History of Great Bardfield
High Street, Great Bardfield.
© Copyright Colin Smith contributor to the Geograph Project and licensed for reuse under this Creative Commons Licence
History of Great Bardfield >> Education in Great Bardfield
Education in Great Bardfield
Reports and returns on schools and education in Great Bardfield. These allow a glimpse into the education your ancestors may have received if they were from this parish.
"Population 822. Two schools, one containing 12 boys, the other 4 girls, 8 of whom are clothed. The master receives £14 per annum, and the mistress £4; the funds arise from £11 10s. left by Mr Pepys, for clothing an edication 8 poor children. In 1584, serjeant Bendlow bequethed £40 per ann. for certain charities, and particularily £10 to be paid to an unmarried clergyman, for instructing in grammer 12 children of this parish, 4 of Little Bradfield, 4 of Barfield Saling, and 6 of Finchingfield, which in the memory of man has no been executed; but some donations from the will have been applied with that period.The funds arise from a farm called the Place Farm, consisting of 200 acres."
A school, containing 23 boys of this parish, and the neighbourhood. Another kept by a mistress, consisting of 26 girls; and a school established by the Quakers.
In the opinion of the minister it would obviate any detriment to the national Church, occasioned by the artifices of secretaries, if a fund were established to enable the poor to educate their children free of expense.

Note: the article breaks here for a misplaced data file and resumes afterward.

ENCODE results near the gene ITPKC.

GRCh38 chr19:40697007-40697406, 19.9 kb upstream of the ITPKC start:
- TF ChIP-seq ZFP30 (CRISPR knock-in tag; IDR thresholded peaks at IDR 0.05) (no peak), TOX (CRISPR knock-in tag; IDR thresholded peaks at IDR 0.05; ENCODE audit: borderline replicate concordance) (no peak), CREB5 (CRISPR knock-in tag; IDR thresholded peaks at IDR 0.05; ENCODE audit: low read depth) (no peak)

Source: Digest of Parochial Returns. Select Committee on Education of the Poor, 1818
"Population 1,029. Four Daily Schools; one of which contains 25 females, and is endowed with £14 per annum, arising from an estate in the parish of Finchingfield, for which 14 children are taught; another, wherein are 30 children, is endowed for 4 of each sex; the remainder of the children in both the above Schools are instructed at the expense of their parents; another, a Lancasterian School (commenced 1832) contains 50 females, and is partly supported by voluntary contributions, and partly by payments from the children; the salary of the mistress is £30 per annum: in the other School are 15 females, who are paid for by their parents. One Day and Boarding School (commenced 1826) wherein 10 females are educated at the expense of their parents. Two Sunday Schools: in one whereof are 30 males; and in the other 30 females; these Schools are supported by voluntary contributions. The overseers observe, that a charity of £10 per annum under the will of Sergeant Benlowe, dated 17 Nov 1584, was left as salary for a schoolmaster, but has not been received for 40 or 50 years."
Source: House of Commons papers, Volume 41. Abstract of Education Returns 1833
The lapsed endowed grammar school at Great Bardfield is discussed in the House of Commons paper Volume 28, Part 11, on Endowed Grammar Schools.
Back to History of Great Bardfield